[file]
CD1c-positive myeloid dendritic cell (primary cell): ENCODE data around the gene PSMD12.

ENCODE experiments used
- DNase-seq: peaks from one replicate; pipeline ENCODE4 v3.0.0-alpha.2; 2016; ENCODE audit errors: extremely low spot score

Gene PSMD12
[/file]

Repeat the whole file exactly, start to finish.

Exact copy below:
CD1c-positive myeloid dendritic cell (primary cell): ENCODE data around the gene PSMD12.

ENCODE experiments used
- DNase-seq: peaks from one replicate; pipeline ENCODE4 v3.0.0-alpha.2; 2016; ENCODE audit errors: extremely low spot score

Gene PSMD12